Providing clean water in Istanbul

Providing clean water at relevant quality and quantity is a challenge that regulatory authorities have to face in metropolitan cities that seem to develop at their limits of sustainability. Istanbul strives to face such a challenge for its population of over 10 million, through six surface water resources.

Nearly all of Istanbul’s drinking water (97%) comes from surface water collected in reservoirs. Its most important water sources are the Omerli-Darlik system on the Asian side and the Terkos-Alibeykoy system on the European side. Both systems consist of dams, reservoirs, water treatment plants and pipelines. Many of the reservoirs that supply Istanbul are located within the metropolitan area and are exposed to pollution from settlements without adequate sanitation.


Thessaloniki Mayors want public management of EYATH

Against the tender for the privatization of EYATH are the municipalities of Thessaloniki, who seem decided to take over the management of water, requiring that TAIPED transfers its 51% stakes in the company to their control.

Article by Fani Sovitsli republication from Makedonia newspaper

translation SAVEGREEKWATER team

Furthermore, if their proposal is not accepted by the Greek public, they intend to participate in the contest in collaboration with the “Movement 136″, ensuring the necessary funding through loans.


The battle to keep water out of the european internal market

A test case for democracy in Europe.

The European Commission has in recent weeks gone on a PR offensive in response to growing criticism of its pro-privatisation agenda for the water sector. The criticism centres around the water privatisation conditions attached to the Troika’s rescue packages for Greece and Portugal, and the proposed EU concessions directive, which could lead to increased privatisation pressure on public water municipalities across Europe.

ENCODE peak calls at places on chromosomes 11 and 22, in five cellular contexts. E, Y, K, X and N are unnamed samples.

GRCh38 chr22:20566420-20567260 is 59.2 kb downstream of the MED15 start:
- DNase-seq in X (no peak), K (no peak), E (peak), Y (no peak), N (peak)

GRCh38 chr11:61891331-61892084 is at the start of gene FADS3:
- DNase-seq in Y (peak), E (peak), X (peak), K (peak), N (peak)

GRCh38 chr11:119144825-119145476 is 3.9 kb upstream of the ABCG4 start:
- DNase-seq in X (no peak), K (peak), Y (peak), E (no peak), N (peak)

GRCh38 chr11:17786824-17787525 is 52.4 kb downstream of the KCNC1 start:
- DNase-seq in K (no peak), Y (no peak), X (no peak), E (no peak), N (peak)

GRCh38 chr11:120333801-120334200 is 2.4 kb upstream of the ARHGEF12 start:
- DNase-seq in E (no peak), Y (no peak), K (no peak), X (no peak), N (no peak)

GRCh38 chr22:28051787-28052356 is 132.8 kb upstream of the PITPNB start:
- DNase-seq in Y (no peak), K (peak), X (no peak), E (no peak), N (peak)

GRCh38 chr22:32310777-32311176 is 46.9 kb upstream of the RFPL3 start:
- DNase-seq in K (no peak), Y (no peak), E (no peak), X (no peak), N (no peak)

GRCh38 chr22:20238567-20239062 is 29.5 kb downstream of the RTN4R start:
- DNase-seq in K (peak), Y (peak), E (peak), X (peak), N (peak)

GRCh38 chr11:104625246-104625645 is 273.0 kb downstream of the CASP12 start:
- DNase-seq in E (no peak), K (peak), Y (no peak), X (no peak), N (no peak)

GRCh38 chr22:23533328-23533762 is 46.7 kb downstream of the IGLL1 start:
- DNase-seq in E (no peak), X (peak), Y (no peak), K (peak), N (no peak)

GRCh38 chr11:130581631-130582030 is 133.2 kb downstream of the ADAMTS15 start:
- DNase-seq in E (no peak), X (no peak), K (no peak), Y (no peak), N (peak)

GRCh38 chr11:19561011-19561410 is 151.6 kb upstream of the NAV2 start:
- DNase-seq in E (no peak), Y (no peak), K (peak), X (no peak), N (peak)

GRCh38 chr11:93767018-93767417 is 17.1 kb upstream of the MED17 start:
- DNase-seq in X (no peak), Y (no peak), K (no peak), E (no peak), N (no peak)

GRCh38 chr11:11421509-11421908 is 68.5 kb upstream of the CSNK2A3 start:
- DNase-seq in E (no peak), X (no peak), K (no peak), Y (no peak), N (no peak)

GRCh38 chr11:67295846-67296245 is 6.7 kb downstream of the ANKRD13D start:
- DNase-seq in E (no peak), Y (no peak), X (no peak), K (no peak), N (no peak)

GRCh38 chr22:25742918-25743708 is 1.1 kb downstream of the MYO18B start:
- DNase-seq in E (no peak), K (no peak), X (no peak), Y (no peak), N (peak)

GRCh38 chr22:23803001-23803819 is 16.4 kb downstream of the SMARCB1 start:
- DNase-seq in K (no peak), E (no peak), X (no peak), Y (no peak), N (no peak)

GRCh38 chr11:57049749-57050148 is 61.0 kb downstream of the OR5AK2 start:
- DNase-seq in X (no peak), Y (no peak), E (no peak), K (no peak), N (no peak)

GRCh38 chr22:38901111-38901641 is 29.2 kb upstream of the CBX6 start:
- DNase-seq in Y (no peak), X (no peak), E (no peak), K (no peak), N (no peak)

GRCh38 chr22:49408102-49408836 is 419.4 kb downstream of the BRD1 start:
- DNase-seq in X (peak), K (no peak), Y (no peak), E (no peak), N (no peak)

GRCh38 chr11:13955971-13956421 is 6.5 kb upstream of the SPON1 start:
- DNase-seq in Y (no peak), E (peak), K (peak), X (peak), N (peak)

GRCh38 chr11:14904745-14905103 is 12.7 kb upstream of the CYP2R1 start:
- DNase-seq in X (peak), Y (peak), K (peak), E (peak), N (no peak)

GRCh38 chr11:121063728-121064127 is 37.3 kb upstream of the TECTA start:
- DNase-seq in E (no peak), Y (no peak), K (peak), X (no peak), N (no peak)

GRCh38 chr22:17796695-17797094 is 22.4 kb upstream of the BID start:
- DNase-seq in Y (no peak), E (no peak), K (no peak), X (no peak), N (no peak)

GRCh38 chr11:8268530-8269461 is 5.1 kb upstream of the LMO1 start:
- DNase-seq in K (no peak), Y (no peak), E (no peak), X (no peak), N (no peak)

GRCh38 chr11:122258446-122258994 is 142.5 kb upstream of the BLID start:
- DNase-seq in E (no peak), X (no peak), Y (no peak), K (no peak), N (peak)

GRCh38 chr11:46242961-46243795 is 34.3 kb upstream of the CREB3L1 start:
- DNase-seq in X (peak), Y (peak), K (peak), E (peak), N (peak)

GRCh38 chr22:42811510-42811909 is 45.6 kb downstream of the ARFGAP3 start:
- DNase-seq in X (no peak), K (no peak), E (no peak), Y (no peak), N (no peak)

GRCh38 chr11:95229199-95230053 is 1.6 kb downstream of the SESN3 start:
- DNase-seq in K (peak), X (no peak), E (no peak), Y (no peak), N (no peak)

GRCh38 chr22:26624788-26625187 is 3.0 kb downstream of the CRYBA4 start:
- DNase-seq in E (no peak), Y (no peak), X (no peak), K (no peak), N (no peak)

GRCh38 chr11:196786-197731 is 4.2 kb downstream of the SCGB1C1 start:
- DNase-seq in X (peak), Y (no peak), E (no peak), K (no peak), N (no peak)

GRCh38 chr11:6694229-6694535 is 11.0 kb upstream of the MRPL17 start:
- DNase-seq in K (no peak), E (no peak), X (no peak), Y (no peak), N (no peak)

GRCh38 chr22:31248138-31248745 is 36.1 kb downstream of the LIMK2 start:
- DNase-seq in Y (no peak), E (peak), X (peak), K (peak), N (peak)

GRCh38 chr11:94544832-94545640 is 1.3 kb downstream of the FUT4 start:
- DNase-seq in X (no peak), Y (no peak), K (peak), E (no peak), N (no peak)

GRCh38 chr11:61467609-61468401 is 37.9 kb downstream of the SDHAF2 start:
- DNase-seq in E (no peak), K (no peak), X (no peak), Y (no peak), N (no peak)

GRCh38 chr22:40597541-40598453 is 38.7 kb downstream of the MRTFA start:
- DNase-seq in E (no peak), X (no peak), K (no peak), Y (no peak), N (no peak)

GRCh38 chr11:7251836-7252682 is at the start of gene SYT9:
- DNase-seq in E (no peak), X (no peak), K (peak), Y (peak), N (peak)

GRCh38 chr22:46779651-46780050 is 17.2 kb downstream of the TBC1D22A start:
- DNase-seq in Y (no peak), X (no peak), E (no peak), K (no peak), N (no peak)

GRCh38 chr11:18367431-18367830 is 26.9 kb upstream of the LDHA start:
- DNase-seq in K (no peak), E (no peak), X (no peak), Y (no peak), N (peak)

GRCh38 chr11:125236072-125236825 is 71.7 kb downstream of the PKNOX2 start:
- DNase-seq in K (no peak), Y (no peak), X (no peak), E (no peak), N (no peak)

The concessions directive, which has the stated object of opening markets and eliminating “discrepancies among national regimes”, would end the exemption that has so far existed for drinking water supply and for the first time bring it under the rules of the EU’s single market.


Warning to MEPs about Suez Agbar visit in Barcelona

The Spanish members of the European Water Movement have written to Members of the European Parliament with their concerns about a visit by Suez-Agbar to Barcelona today on 28 February 2013.

Respected Parliamentarians of the European Union,

As you will be aware, Suez-Agbar have invited you to visit, on 1st March, water installations in the Barcelona region. We would strongly urge you to both send this letter to the members of your party and to not take up the invitation. The fact is that the planned programme is biased, failing to provide alternative views from all interested parties throughout Spanish society, such as NGOs.  These elements and opinions are essential, especially when dealing with public services and the environment.


British water companies are caught avoiding tax

British water companies are avoiding millions of pounds in tax by loading themselves up with debt listed on an offshore stock exchange, an investigation has revealed.

The disclosure is likely to reignite the public outcry about legal tax avoidance by big firms at a time when Britain is drowning in debt and suffering painful public spending cuts. It comes only a week after industry regulator Ofwat announced that water bills would rise by an average of 3.5 per cent to £388 a year. Corporate Watch found six UK water companies took high-interest loans from their owners through the Channel Islands stock exchange. Interest payments on the loans reduce taxable profits in the UK and, thanks to a regulatory loophole, go to the owners tax free.


Water situation in Slovakia

The Government of the Slovak Republic adopted the Landscape Revitalisation and Integrated River Basin Management Programme at the session on 27 October 2010. It recognized that dueto the farming methods (not only) in our territory the landscape’s ability to hold water was substantially weakened. The Programme was based on the principles, rules and framework conditions for ensuring flash flood prevention, drought risks and integrated river basin management.

The Landscape Revitalization Programme’s main tool consisted in improvement of rainwater retention. It set a goal to restore landscape water retention capacity of at least 250 million m3 in damaged parts of the landscape. The costs or financial aid from public funds were set at 4€ per cubic meter of water retention capacity of an element, measure or system.